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Freedom of Commercial Expression$
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Roger A. Shiner

Print publication date: 2003

Print ISBN-13: 9780198262619

Published to Oxford Scholarship Online: March 2012

DOI: 10.1093/acprof:oso/9780198262619.001.0001

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Commercial Expression in Canada

Commercial Expression in Canada

Chapter:
(p.70) 4 Commercial Expression in Canada
Source:
Freedom of Commercial Expression
Author(s):

Roger A. Shiner

Publisher:
Oxford University Press
DOI:10.1093/acprof:oso/9780198262619.003.0013

Constitutional protection in the full sense (that is, a right whose enforcement may lead to invalidation of legislation) for freedom of expression in Canada is relatively recent compared with that in the United States. Prior to April 1982, the formally written Canadian constitution was essentially the British North America Act of 1867. Protection of fundamental rights and freedoms was left to legislation and the common law, following the United Kingdom tradition. All that changed with the enactment in April 1982 of the Canada Act 1982. There are questions to be asked about whether the Supreme Court of Canada's actual handling of freedom of commercial expression respects jurisprudential constraints implicit in the institutional separation of section 1 from the subsequent sections, including section 2(b), of the Canadian Charter of Rights and Freedoms. This chapter looks at several court cases on commercial expression in Canada, grouped by subject-matter: professional advertising, product advertising, solicitation by prostitutes, newspaper vending box cases, and miscellanea.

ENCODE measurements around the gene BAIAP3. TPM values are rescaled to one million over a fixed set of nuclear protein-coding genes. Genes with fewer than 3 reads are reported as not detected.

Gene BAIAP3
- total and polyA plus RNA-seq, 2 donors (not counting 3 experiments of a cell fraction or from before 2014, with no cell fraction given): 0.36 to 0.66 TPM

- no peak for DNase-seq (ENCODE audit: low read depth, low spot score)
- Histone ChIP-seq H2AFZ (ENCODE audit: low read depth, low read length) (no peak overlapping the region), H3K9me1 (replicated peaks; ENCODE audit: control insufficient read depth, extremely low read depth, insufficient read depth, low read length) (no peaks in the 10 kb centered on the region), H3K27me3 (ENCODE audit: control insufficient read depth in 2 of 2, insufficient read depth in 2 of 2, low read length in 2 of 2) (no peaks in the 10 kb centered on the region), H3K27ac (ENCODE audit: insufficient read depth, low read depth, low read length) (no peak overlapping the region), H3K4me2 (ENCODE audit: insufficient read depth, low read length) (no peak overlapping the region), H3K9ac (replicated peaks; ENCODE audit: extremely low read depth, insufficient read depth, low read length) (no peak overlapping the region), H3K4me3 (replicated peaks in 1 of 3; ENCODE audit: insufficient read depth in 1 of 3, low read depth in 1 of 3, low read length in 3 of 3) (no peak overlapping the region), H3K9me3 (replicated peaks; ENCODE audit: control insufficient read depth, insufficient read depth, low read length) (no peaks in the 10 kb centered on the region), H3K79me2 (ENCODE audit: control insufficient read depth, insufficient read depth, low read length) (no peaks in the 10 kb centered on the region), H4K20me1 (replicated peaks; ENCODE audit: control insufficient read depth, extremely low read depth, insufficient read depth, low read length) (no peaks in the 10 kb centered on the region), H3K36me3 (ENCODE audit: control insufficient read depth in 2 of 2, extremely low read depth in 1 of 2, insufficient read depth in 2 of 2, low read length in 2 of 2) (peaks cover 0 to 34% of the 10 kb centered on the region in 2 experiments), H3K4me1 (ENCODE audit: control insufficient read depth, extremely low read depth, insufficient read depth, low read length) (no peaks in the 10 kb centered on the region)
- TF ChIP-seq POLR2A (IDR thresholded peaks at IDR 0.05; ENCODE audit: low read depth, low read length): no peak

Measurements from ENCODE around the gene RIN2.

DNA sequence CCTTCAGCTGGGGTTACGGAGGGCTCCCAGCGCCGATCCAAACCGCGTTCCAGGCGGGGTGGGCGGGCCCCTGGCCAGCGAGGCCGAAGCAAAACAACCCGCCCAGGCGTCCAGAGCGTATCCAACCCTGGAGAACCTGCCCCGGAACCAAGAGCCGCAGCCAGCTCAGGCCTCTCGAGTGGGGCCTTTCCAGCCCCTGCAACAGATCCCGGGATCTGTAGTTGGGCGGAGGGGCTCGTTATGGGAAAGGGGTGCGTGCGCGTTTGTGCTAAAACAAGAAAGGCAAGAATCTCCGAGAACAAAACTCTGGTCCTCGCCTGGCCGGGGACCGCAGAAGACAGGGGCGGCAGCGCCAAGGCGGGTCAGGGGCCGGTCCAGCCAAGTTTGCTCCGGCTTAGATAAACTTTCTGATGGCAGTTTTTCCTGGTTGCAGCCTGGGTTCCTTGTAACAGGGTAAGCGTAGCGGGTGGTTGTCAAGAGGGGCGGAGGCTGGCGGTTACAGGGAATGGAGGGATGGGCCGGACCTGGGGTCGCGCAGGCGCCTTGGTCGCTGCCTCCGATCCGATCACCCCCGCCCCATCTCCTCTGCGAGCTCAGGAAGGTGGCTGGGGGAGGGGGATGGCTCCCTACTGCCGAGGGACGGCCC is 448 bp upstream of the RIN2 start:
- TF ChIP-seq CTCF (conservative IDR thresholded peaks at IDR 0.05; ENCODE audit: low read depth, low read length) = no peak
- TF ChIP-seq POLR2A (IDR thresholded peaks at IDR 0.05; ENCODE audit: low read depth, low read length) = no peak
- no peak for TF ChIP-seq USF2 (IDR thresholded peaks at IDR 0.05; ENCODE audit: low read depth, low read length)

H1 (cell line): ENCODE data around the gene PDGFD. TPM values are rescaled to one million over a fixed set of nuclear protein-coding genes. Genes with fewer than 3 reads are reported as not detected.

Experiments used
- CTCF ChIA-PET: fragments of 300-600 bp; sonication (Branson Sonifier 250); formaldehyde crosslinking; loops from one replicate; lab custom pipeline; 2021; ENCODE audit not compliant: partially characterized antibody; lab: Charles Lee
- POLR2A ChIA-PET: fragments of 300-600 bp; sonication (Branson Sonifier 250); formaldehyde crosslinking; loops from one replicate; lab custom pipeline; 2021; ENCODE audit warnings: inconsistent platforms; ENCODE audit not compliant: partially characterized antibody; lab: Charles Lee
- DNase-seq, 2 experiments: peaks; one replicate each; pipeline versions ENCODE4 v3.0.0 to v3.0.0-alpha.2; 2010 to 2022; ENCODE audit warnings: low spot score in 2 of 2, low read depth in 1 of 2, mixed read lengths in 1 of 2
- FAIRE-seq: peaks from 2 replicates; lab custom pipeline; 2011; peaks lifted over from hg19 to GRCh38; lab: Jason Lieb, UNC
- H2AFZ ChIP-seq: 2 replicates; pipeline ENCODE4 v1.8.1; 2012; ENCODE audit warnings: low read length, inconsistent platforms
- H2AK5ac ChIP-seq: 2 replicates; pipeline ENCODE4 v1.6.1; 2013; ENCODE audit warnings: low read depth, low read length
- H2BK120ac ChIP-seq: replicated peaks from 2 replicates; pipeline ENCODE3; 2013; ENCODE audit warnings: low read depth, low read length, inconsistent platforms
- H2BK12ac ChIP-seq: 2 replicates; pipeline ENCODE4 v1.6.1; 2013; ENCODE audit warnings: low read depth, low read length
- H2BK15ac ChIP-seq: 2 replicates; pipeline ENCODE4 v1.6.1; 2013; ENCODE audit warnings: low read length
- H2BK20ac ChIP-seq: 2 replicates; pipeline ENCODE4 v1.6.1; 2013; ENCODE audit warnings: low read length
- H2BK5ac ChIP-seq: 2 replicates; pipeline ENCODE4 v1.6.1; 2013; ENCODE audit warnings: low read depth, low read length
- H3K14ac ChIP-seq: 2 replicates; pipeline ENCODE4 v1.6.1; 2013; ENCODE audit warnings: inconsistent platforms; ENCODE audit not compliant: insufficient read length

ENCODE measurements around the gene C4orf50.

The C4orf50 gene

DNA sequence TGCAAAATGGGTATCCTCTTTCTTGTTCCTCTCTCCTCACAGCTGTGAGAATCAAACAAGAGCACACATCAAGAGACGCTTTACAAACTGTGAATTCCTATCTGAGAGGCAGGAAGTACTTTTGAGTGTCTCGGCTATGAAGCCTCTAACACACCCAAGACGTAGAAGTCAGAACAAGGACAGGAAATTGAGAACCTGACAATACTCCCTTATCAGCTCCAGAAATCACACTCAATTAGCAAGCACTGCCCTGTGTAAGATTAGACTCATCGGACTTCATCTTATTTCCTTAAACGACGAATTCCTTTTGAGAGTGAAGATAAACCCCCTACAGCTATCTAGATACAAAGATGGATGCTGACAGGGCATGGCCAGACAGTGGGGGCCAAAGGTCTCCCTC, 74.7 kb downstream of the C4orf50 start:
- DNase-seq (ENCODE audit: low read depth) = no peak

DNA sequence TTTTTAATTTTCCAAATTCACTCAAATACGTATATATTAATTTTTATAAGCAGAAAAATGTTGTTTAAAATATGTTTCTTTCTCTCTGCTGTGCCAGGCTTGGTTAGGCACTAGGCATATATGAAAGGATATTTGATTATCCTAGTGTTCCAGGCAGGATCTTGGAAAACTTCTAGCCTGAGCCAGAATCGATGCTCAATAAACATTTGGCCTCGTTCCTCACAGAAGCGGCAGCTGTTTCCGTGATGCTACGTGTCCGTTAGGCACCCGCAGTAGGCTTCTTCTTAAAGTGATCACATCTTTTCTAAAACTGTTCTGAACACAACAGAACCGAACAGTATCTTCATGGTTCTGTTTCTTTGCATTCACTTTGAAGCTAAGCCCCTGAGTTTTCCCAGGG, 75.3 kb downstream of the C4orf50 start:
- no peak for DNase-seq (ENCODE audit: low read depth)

Keywords:   Canada, Supreme Court, newspaper vending boxes, court cases, advertising, prostitutes, constitutional protection, freedom of expression, Canada Act 1982

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